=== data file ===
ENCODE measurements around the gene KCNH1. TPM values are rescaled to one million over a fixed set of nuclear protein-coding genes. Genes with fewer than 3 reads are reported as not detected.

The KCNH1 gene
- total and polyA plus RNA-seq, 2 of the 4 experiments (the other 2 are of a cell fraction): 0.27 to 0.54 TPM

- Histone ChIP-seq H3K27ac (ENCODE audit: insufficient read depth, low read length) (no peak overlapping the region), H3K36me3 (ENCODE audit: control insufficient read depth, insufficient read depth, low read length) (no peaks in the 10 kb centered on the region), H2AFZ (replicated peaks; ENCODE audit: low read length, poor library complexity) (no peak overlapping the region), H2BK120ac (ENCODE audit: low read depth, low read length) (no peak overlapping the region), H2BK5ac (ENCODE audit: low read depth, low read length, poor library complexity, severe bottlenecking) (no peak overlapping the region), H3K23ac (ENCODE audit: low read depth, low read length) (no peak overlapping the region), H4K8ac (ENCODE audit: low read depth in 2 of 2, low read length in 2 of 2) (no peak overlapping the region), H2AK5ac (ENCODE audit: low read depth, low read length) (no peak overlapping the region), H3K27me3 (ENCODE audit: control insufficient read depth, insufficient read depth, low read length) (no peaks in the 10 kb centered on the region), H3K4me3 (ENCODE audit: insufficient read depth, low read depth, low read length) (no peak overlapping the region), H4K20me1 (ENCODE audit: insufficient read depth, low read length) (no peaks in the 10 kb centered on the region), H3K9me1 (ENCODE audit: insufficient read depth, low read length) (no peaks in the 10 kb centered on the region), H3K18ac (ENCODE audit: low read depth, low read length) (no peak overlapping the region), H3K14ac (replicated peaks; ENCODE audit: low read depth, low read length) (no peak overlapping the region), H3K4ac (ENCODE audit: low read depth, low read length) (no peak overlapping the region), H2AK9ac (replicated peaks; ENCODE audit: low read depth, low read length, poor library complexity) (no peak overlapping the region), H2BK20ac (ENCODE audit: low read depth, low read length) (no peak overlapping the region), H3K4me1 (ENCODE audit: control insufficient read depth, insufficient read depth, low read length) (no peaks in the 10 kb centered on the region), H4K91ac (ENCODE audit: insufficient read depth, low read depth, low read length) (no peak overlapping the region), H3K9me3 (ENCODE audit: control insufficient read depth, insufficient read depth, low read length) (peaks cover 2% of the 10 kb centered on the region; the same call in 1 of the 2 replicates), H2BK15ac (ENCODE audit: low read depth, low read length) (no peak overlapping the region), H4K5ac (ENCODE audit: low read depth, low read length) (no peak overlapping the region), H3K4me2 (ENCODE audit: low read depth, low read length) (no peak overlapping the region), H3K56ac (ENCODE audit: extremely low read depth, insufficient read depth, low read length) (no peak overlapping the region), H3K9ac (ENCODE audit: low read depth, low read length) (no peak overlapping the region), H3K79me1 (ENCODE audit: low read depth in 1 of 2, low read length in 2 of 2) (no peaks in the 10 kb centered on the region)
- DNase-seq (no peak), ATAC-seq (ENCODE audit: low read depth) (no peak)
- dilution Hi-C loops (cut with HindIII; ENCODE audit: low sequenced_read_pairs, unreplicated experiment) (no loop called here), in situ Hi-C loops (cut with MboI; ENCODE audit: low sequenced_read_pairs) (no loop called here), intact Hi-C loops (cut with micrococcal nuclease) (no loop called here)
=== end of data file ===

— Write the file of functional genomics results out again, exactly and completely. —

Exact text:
ENCODE measurements around the gene KCNH1. TPM values are rescaled to one million over a fixed set of nuclear protein-coding genes. Genes with fewer than 3 reads are reported as not detected.

The KCNH1 gene
- total and polyA plus RNA-seq, 2 of the 4 experiments (the other 2 are of a cell fraction): 0.27 to 0.54 TPM

- Histone ChIP-seq H3K27ac (ENCODE audit: insufficient read depth, low read length) (no peak overlapping the region), H3K36me3 (ENCODE audit: control insufficient read depth, insufficient read depth, low read length) (no peaks in the 10 kb centered on the region), H2AFZ (replicated peaks; ENCODE audit: low read length, poor library complexity) (no peak overlapping the region), H2BK120ac (ENCODE audit: low read depth, low read length) (no peak overlapping the region), H2BK5ac (ENCODE audit: low read depth, low read length, poor library complexity, severe bottlenecking) (no peak overlapping the region), H3K23ac (ENCODE audit: low read depth, low read length) (no peak overlapping the region), H4K8ac (ENCODE audit: low read depth in 2 of 2, low read length in 2 of 2) (no peak overlapping the region), H2AK5ac (ENCODE audit: low read depth, low read length) (no peak overlapping the region), H3K27me3 (ENCODE audit: control insufficient read depth, insufficient read depth, low read length) (no peaks in the 10 kb centered on the region), H3K4me3 (ENCODE audit: insufficient read depth, low read depth, low read length) (no peak overlapping the region), H4K20me1 (ENCODE audit: insufficient read depth, low read length) (no peaks in the 10 kb centered on the region), H3K9me1 (ENCODE audit: insufficient read depth, low read length) (no peaks in the 10 kb centered on the region), H3K18ac (ENCODE audit: low read depth, low read length) (no peak overlapping the region), H3K14ac (replicated peaks; ENCODE audit: low read depth, low read length) (no peak overlapping the region), H3K4ac (ENCODE audit: low read depth, low read length) (no peak overlapping the region), H2AK9ac (replicated peaks; ENCODE audit: low read depth, low read length, poor library complexity) (no peak overlapping the region), H2BK20ac (ENCODE audit: low read depth, low read length) (no peak overlapping the region), H3K4me1 (ENCODE audit: control insufficient read depth, insufficient read depth, low read length) (no peaks in the 10 kb centered on the region), H4K91ac (ENCODE audit: insufficient read depth, low read depth, low read length) (no peak overlapping the region), H3K9me3 (ENCODE audit: control insufficient read depth, insufficient read depth, low read length) (peaks cover 2% of the 10 kb centered on the region; the same call in 1 of the 2 replicates), H2BK15ac (ENCODE audit: low read depth, low read length) (no peak overlapping the region), H4K5ac (ENCODE audit: low read depth, low read length) (no peak overlapping the region), H3K4me2 (ENCODE audit: low read depth, low read length) (no peak overlapping the region), H3K56ac (ENCODE audit: extremely low read depth, insufficient read depth, low read length) (no peak overlapping the region), H3K9ac (ENCODE audit: low read depth, low read length) (no peak overlapping the region), H3K79me1 (ENCODE audit: low read depth in 1 of 2, low read length in 2 of 2) (no peaks in the 10 kb centered on the region)
- DNase-seq (no peak), ATAC-seq (ENCODE audit: low read depth) (no peak)
- dilution Hi-C loops (cut with HindIII; ENCODE audit: low sequenced_read_pairs, unreplicated experiment) (no loop called here), in situ Hi-C loops (cut with MboI; ENCODE audit: low sequenced_read_pairs) (no loop called here), intact Hi-C loops (cut with micrococcal nuclease) (no loop called here)